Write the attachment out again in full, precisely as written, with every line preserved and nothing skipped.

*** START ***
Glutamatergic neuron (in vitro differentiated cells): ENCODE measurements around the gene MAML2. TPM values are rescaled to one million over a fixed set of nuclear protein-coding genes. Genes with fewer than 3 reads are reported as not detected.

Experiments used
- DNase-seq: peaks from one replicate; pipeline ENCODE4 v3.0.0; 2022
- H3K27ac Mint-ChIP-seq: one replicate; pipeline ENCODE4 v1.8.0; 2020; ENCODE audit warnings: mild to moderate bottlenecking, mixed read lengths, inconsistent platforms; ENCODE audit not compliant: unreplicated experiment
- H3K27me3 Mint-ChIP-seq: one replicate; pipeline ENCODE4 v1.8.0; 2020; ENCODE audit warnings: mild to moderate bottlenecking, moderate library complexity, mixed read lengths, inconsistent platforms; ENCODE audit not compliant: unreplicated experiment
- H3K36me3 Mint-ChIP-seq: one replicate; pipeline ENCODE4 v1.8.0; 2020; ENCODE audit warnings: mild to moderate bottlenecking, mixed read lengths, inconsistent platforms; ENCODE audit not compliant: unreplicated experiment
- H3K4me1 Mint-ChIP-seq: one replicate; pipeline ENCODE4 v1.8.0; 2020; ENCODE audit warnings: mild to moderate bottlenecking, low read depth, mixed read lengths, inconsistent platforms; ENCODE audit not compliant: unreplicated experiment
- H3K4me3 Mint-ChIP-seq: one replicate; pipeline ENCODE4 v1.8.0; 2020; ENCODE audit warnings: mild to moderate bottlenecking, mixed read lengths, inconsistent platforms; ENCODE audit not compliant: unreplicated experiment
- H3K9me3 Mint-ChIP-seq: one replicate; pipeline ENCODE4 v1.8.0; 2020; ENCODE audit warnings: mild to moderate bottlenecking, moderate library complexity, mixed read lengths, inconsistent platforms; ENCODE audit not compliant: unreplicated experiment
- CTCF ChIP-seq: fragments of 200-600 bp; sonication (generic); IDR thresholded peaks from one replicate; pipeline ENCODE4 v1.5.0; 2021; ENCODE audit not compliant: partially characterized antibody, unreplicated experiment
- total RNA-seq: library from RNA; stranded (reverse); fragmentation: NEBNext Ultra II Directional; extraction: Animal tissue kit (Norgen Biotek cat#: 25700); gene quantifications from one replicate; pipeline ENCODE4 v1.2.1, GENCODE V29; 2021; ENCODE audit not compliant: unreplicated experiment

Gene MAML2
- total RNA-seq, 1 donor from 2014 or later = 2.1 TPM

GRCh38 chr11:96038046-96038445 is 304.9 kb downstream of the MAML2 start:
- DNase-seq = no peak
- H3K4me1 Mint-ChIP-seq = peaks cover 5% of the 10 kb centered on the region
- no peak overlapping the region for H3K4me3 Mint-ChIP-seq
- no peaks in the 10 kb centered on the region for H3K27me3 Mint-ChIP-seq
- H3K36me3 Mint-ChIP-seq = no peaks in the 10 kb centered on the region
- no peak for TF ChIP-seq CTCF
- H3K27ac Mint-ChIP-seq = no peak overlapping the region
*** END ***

Glutamatergic neuron (in vitro differentiated cells): ENCODE measurements around the gene MAML2. TPM values are rescaled to one million over a fixed set of nuclear protein-coding genes. Genes with fewer than 3 reads are reported as not detected.

Experiments used
- DNase-seq: peaks from one replicate; pipeline ENCODE4 v3.0.0; 2022
- H3K27ac Mint-ChIP-seq: one replicate; pipeline ENCODE4 v1.8.0; 2020; ENCODE audit warnings: mild to moderate bottlenecking, mixed read lengths, inconsistent platforms; ENCODE audit not compliant: unreplicated experiment
- H3K27me3 Mint-ChIP-seq: one replicate; pipeline ENCODE4 v1.8.0; 2020; ENCODE audit warnings: mild to moderate bottlenecking, moderate library complexity, mixed read lengths, inconsistent platforms; ENCODE audit not compliant: unreplicated experiment
- H3K36me3 Mint-ChIP-seq: one replicate; pipeline ENCODE4 v1.8.0; 2020; ENCODE audit warnings: mild to moderate bottlenecking, mixed read lengths, inconsistent platforms; ENCODE audit not compliant: unreplicated experiment
- H3K4me1 Mint-ChIP-seq: one replicate; pipeline ENCODE4 v1.8.0; 2020; ENCODE audit warnings: mild to moderate bottlenecking, low read depth, mixed read lengths, inconsistent platforms; ENCODE audit not compliant: unreplicated experiment
- H3K4me3 Mint-ChIP-seq: one replicate; pipeline ENCODE4 v1.8.0; 2020; ENCODE audit warnings: mild to moderate bottlenecking, mixed read lengths, inconsistent platforms; ENCODE audit not compliant: unreplicated experiment
- H3K9me3 Mint-ChIP-seq: one replicate; pipeline ENCODE4 v1.8.0; 2020; ENCODE audit warnings: mild to moderate bottlenecking, moderate library complexity, mixed read lengths, inconsistent platforms; ENCODE audit not compliant: unreplicated experiment
- CTCF ChIP-seq: fragments of 200-600 bp; sonication (generic); IDR thresholded peaks from one replicate; pipeline ENCODE4 v1.5.0; 2021; ENCODE audit not compliant: partially characterized antibody, unreplicated experiment
- total RNA-seq: library from RNA; stranded (reverse); fragmentation: NEBNext Ultra II Directional; extraction: Animal tissue kit (Norgen Biotek cat#: 25700); gene quantifications from one replicate; pipeline ENCODE4 v1.2.1, GENCODE V29; 2021; ENCODE audit not compliant: unreplicated experiment

Gene MAML2
- total RNA-seq, 1 donor from 2014 or later = 2.1 TPM

GRCh38 chr11:96038046-96038445 is 304.9 kb downstream of the MAML2 start:
- DNase-seq = no peak
- H3K4me1 Mint-ChIP-seq = peaks cover 5% of the 10 kb centered on the region
- no peak overlapping the region for H3K4me3 Mint-ChIP-seq
- no peaks in the 10 kb centered on the region for H3K27me3 Mint-ChIP-seq
- H3K36me3 Mint-ChIP-seq = no peaks in the 10 kb centered on the region
- no peak for TF ChIP-seq CTCF
- H3K27ac Mint-ChIP-seq = no peak overlapping the region